The 1000th title was: “History of the Forty-second regiment infantry”.

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mea culpa

Ouch. Just discovered a RetroRead bug that apparently has existed for the longest time which makes you unable to convert a file upon first registering … not a very promising experience. Apologies to those who tried and then gave up.

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The Wylie thing

Comments on ebook world in general … was very interested to read a week ago about the Wylie agency’s plan to publish some of its authors (such as Phillip Roth and John Updike) in ebook format directly (and exclusively) with Amazon, slicing out the hardcover publishers altogether. (ebook rights being a gray area as most publishing contracts pre-date the notion of ebooks.)

Meanwhile, publishers such as Random House have “had a cow” and announced they will cease doing business with Wylie (see how long that lasts if they have the next hot property). The Guardian article cited above points to a big part of the problem: publishers have been extremely greedy in their offers to share ebook proceeds, which have essentially zero marginal cost to them.

But the real question is, what will the brave new world of ebook publishing really look like? We’re still quite a ways off (but recent price drops on Kindle seem to get us a lot closer) from the time when almost every potential book consumer has the ebook option, so “real” books will be necessary first to capture the total available market, and secondly — the whole business of book promotion is (currently anyway) geared around traditional books and traditional channels (ie bookstores), except for the odd ebook promotion.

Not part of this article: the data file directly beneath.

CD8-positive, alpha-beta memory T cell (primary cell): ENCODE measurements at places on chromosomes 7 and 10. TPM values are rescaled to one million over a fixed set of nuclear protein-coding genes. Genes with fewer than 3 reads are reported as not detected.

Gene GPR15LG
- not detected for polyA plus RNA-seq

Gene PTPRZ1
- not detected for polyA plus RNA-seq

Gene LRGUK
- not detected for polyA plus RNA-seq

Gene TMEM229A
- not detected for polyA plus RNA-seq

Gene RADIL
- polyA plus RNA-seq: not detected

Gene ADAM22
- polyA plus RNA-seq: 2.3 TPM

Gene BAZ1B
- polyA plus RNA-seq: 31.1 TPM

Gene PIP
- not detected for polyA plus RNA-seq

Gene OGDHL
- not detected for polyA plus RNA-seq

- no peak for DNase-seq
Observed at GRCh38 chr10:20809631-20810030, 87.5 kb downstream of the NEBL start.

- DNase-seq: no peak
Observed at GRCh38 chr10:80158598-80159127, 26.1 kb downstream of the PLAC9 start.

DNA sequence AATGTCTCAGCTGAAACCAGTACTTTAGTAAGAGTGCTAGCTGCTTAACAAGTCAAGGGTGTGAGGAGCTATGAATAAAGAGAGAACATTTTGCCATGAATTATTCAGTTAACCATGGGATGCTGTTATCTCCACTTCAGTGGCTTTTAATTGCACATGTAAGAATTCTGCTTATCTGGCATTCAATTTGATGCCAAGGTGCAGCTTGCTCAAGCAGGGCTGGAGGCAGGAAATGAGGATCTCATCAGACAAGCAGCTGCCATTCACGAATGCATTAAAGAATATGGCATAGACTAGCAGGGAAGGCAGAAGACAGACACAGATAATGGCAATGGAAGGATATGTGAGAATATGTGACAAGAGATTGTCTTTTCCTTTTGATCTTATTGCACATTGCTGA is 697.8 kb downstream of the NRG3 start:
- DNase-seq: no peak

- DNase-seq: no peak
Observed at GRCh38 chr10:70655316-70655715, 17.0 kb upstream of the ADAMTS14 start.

(It will be a big turning point when the New York Times Review of Books reviews a book available only in ebook format).

Although I think Wylie is (possibly) making a good move for the established authors they represent in terms of maximizing ebook revenue … these are long established authors. Whether the Amazon editions have the Wylie or Random House or other imprint is irrelevant to their marketability: users will simply search for “Rabbit, Run” on Amazon and download it.

The exclusivity is very disturbing however, and one must conclude that, given that 70% royalties are available already through Amazon’s DTP program, this must be one sweetheart deal royalty wise; which makes one wonder for a moment, what is in it for Amazon, other than cachet? Probably, the opportunity to lock out other channels from name authors, thereby de-valuing the other platforms. Monopolistic? At some point Amazon’s sales figures will become very relevant, as their actions in “limiting supply” and “predatory pricing” seem to invite review.

Regardless of the fallout and possible clumsiness of the arrangement, one has to say “good on you” to Wylie for staking a claim as to the author’s claim to the better part of a more disintermediated ebook ecosystem.

What would perhaps be even more interesting is if Literary Agents were to begin publishing previously unpublished authors. Right now there is a multi step process involved in bringing a new author to print: first the work must find an agent who believes in it enough to invest their time and reputation in pedaling it to a publisher; then a publisher must select it, advance something towards future royalties, and invest not only in the print inventory but in the whole mechanism of promotion (to the extent this occurs). Wylie’s “publishing” venture does none of this. I think it is real challenge to imagine how this will all take place in a universe where the ebook becomes the primary edition.

Right now, anyone can publish themselves, with Amazon DTP or Smashwords. However, these channels are not so terribly removed from vanity publishing: there is no editorial filtering nor production standards (which at least the vanity press provides to some extent).